By Andrew Tracy Silence is Martin Scorsese’s best film in 20 years—since Kundun (1997), in fact, which also happens to More →
By Chuck Stephens
Death in a wig: it’s the central (if not always literal) trope of filmmaker extraordinaire Curtis Harrington’s haunted, horrifying, and sometimes hilarious career. From the experimental shorts he made as a youth to the strictly-for-hire studio freefalls he’d take later in life, all of Harrington’s cinema is a (not always intentionally) gleeful interface of the lurid and the ludicrous: mortification and madness topped off with a head full of chaotically coiffed curls. And with the arrival of Flicker Alley’s exemplary new DVD/Blu-ray double-pack The Curtis Harrington Short Film Collection, there are more of the master’s Medusa-locks available today than ever before.
Harrington (1926–2007) was obsessed with Poe and Baudelaire as a boy, began making films at age 16, and became friends with Kenneth Anger while both were still in their teens; the pair would soon become protégés of American experimental film doyenne Maya Deren. (“Whenever she’d come to Los Angeles I’d throw a little party for her,” Harrington recalled, “and provide bongo drums so that she could dance. Maya loved to dance.”) He went on to write a pioneering study of Josef von Sternberg, played Cesare the Somnambulist in Anger’s Inauguration of the Pleasure Dome (1954), was friends with James Whale, worked as Peyton Place producer Jerry Wald’s script doctor and right-hand man at 20th Century Fox, and made classic independent features like Night Tide (1961), in which Dennis Hopper is seduced by a mermaid beneath a boardwalk merry-go-round. Death in Venice, CA? You bet…with death (or his sister) in that wig never far behind: from the cross-dressing variations on Poe’s Fall of the House of Usher that Harrington made at either end of his life, to the episodes of Charlie’s Angels he cranked out for cash in the ’70s, and the garish matinee magic he made with old-school stars as bright as Shelly Winters and Debbie Reynolds in ornate thrillers like What’s the Matter with Helen? (1971). To paraphrase Jane’s Addiction, hardcore Harrington fans have seen this wig around.
Though P. Adams Sitney and others have long striven to position Harrington’s “official” directing debut, the USC-made 16mm short A Fragment of Seeking (1946), as half of a matched set with Kenneth Anger’s Fireworks, the films’ differences still sound louder. The precise production dates of the films have been blurred by time: Fragment was finished in 1946, Fireworks is dated 1947 (and not exhibited until 1948), though Harrington remembered Anger having made his film first. But where Anger’s film is all Tom of Finland-goes-chiaroscuro and comically phallo-totemic, Fragment is far more furtive about its desires. Deeply under the spell of Deren, Harrington’s black-and-white psychodrama of gender-ambiguous longing consists largely of the fresh-faced director himself—in a raincoat, fedora, and oddly outsized eyewear—cruising a woman (who sometimes becomes a man) through a sort of rooming-house/funhouse, where a murky mirror reflects back a filmmaker impossibly young: he was barely 20 when he made the film. Pensive, if already too grounded in horror-movie hokum, rubber skeletons, and those inevitable wigs to seem genuinely arty, Fragment might well be thought of as William Castle’s Meshes of the Afternoon (in Emergo!), if not Psycho (1960) foretold.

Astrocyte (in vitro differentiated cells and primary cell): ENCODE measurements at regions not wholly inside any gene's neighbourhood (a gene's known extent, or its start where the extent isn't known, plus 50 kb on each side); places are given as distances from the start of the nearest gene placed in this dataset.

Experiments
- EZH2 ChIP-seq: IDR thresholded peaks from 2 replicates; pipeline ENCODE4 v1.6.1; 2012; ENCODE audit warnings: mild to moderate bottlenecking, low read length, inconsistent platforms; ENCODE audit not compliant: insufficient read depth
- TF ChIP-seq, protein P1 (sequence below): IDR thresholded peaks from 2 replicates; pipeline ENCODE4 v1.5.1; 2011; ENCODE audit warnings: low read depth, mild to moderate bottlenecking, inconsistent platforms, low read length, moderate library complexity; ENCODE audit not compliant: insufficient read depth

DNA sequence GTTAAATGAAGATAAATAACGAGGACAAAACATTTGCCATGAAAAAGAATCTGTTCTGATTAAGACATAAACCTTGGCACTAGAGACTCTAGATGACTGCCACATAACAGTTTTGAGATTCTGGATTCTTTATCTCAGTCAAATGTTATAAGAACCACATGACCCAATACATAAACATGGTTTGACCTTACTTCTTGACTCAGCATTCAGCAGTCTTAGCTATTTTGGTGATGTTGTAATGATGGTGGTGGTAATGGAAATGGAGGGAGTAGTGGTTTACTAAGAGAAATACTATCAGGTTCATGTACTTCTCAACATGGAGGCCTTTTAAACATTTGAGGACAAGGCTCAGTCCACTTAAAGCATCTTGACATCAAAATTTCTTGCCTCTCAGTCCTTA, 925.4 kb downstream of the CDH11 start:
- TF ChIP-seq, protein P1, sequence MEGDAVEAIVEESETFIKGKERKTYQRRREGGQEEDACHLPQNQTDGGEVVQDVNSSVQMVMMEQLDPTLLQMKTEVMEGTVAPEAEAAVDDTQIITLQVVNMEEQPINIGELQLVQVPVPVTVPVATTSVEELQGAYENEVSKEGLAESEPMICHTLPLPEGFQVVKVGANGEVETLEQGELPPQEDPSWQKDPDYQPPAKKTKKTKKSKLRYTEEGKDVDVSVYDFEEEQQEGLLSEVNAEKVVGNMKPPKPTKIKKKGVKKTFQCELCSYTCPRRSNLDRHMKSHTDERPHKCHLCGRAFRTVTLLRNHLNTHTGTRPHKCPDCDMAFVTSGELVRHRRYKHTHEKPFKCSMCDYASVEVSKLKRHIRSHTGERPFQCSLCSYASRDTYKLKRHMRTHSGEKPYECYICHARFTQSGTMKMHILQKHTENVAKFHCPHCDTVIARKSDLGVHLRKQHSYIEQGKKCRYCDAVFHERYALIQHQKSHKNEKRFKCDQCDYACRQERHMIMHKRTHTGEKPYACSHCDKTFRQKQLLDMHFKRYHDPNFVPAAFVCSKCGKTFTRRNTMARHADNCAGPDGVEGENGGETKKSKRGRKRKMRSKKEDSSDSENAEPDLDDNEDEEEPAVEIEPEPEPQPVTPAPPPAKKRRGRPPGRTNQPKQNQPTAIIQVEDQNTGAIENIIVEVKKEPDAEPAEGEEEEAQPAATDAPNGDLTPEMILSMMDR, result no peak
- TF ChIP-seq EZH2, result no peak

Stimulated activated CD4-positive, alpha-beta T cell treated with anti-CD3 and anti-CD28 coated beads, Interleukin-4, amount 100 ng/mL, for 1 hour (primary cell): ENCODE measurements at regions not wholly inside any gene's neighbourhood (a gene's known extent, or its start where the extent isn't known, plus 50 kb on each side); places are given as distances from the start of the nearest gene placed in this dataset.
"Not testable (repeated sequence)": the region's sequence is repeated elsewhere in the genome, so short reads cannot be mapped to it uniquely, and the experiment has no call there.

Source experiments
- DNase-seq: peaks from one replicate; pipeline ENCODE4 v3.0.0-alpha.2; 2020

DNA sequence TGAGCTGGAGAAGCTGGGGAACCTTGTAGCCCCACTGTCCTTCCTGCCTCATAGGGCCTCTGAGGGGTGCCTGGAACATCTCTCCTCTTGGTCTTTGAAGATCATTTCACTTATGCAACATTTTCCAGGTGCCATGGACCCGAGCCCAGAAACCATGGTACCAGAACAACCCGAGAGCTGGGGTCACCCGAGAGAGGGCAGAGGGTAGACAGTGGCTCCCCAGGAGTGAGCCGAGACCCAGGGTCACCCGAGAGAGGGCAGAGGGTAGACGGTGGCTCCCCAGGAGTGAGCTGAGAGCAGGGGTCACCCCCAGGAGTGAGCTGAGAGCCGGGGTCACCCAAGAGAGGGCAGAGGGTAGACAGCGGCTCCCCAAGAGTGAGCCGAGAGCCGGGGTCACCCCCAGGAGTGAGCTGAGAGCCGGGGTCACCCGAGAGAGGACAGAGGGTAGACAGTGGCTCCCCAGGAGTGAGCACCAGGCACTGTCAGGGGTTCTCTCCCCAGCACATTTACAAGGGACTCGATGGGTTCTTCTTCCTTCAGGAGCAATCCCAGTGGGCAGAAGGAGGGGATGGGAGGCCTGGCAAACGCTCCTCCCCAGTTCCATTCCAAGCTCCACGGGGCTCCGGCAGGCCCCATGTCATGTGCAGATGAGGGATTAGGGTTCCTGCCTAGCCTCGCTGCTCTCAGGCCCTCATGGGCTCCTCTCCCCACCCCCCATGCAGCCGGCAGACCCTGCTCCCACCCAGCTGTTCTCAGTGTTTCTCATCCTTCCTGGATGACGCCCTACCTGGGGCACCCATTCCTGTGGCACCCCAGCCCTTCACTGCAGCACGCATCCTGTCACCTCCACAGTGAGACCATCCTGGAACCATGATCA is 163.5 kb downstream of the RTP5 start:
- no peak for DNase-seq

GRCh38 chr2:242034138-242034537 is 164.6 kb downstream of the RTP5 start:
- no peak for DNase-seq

The wig at the end of Harrington’s mind has always been the elaborately lacquered liquorish-locks of von Sternberg’s Mother Gin Sling in The Shanghai Gesture (1941). Harrington even managed to teleport something of Ona Munson’s evil-of-the-Orient coiffure (along with Basil Rathbone and footage from a Soviet sci-fi flick) into outer space for his Roger Corman-produced Queen of Blood (1966). Those who’ve admired the montage of spiky, psychedelic paintings by the little-remembered ’60s surrealist John Cline that serve as Queen of Blood’s credit sequence will find their forerunners in The Wormwood Star (1955), Harrington’s portrait of artist/oculist/Alastair Crowley-ist Majorie Cameron. An artist’s study of another artist’s work not entirely removed from, say, Bruce Conner’s The White Rose (1967), The Wormwood Star pores over Cameron’s flowing forms and haunting lines with the intimacy of a lover’s last caress: Cameron burned almost all of her paintings not long after the film’s completion. This fantastic new Flicker Alley set performs a related rescue, hauling Harrington’s hardest-to-see work miraculously from the ashes.